Every year on our nation’s Independence Day, I think back to the start of it all. I think back on my high school history classes and remember what I learned about the documents that set the tone for this new country, with its new freedoms, new ideas, new laws, and new systems.
As a Christian, I also think about how faith played into the foundation of our nation, and wonder about what the founding fathers both believed and intended for America as it grew.
Joe Carter asks a similar question in a recent article for The Gospel Coalition: “Is the Declaration of Independence a ‘Christian’ Document?”
In the early paragraphs of the Declaration of Independence comes this key line many of us know by heart: “We hold these truths to be self-evident, that all men are created equal, that they are endowed by their Creator with certain unalienable Rights, that among these are Life, Liberty and the pursuit of Happiness.”
That one line is at the heart of many heated debates in our country today. Are those words literally true? Were they intended to be? Why were they included in this important document? What did the Founding Fathers mean by them?
Carter explains that many social conservatives do believe these words to be literally true while many opponents of social conservatism do not believe these words are literally true.
“The idea behind this claim is that most self-identified social conservatives, especially those who are Christian, literally believe: that men and women were divinely created; that they have equal dignity; that rights are given by a personal God; that the right to “Life”—from conception to natural death—is an irrevocable gift to all humanity; that the right to “Liberty” comes with corresponding duties; and that the “pursuit of Happiness” is the means to seek human flourishing, a teleological end to liberty that is ordained, ordered, and constrained in purpose by God,” says Carter.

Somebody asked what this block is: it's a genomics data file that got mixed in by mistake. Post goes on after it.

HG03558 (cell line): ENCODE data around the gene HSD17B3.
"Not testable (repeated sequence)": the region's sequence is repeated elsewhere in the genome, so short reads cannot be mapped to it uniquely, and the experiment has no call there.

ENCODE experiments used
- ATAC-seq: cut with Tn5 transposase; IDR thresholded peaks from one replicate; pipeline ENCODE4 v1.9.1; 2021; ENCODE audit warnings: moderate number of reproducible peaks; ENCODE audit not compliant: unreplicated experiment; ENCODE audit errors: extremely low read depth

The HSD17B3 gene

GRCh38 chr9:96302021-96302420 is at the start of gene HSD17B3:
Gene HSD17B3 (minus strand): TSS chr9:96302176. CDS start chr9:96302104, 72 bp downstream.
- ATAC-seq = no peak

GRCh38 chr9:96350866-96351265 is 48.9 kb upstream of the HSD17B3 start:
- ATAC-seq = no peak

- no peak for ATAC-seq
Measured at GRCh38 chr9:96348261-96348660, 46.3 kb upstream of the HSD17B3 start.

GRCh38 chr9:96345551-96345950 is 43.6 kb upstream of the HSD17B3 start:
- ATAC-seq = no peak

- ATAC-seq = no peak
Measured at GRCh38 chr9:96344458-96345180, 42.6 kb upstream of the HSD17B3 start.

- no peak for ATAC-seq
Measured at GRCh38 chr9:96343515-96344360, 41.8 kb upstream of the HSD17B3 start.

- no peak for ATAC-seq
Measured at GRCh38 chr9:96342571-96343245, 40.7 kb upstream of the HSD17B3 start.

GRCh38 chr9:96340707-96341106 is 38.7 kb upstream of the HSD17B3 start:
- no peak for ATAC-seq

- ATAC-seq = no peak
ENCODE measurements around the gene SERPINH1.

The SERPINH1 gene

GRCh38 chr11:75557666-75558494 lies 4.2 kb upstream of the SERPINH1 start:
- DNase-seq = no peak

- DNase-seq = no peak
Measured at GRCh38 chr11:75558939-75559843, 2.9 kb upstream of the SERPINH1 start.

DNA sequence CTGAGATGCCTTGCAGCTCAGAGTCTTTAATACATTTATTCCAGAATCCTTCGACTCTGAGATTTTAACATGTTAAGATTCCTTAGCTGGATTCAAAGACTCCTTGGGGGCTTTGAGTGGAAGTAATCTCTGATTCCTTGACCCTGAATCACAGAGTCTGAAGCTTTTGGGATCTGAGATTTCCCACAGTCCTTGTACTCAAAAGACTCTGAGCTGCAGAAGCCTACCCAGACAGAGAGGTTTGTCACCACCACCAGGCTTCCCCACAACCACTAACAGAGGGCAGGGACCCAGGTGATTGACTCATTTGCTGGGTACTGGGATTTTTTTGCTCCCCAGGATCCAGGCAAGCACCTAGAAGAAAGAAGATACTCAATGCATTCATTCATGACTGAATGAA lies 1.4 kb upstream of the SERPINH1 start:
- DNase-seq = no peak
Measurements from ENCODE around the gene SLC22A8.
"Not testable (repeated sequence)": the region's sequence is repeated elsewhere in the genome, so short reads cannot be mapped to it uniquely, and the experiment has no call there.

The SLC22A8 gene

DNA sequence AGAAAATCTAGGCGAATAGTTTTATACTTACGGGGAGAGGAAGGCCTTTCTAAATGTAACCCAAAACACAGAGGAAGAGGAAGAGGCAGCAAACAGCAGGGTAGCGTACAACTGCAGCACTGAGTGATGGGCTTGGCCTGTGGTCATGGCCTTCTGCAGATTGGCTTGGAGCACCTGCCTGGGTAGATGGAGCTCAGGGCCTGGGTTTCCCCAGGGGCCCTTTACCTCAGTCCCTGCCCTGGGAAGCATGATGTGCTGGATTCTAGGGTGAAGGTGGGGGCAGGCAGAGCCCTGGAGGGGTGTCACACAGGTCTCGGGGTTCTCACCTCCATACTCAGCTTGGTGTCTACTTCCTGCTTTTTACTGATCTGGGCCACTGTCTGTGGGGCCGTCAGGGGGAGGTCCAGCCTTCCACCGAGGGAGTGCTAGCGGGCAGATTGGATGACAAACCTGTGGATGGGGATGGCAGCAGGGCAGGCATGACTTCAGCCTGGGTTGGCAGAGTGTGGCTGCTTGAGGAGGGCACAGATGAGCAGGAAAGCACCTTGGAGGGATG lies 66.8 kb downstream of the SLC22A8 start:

This brings up a good question though: were the Founding Fathers Christians? Or were they Deists of another kind?
Carter shares this perspective:
“In his book The Religious Beliefs of America's Founders, Gregg L. Frazer says, ‘The Declaration is an honest expression of the political theology undergirding the American experiment—theistic rationalism.’ He adds, ‘Understanding that the authors were theistic rationalists could resolve the age-old debate over the language of the Declaration.’
So what is a ‘theistic rationalist’? As Frazer explains, theistic rationalism was a sort of mean between two dominant belief systems of the 18th century: Christianity and Deism.”
These theistic rationalists believed some of what Christians believed and some of what Deists believed, and some beliefs entirely different from both.
Carter argues that Frazer’s research concludes the Declaration of Independence was not a truly Christian document, but instead one written by theistic rationalists. “They wrote in a way that would appeal not only to other theistic rationalists,” Carter says, “but also to Christians and deists.”
So were their words meant to be taken as literally true? From a Christian social conservative perspective, probably not.
What is literally true for us as Christians and Americans, then?
As Christians, our guiding truth should be Scripture, not any historical document like the Declaration of Independence. We should find our basis for our identity, our rights, and our freedoms in the Bible first and foremost. It is through reading God’s Word that the Holy Spirit can and will reveal to us what is true.
We should be unafraid to claim and declare what is true as believers, but doing so might mean we have to first shift our perspective from what we once believed (such as a literally true Declaration of Independence in regards to the rights of Americans).
“The ‘original intent’ of the authors shouldn’t necessarily be our guide,” says Carter. “If it really is a truth—and a ‘self-evident’ one—it is only because it was revealed to us by Jesus Christ.”
As we celebrate our freedoms as Americans around this Independence Day, may we also celebrate the many eternal freedoms we have through Jesus and cling to the truth of his word. As Galatians 5:1 says, “It is for freedom that Christ has set us free.”
Publication date: July 5, 2016
Rachel Dawson is the editor of BibleStudyTools.com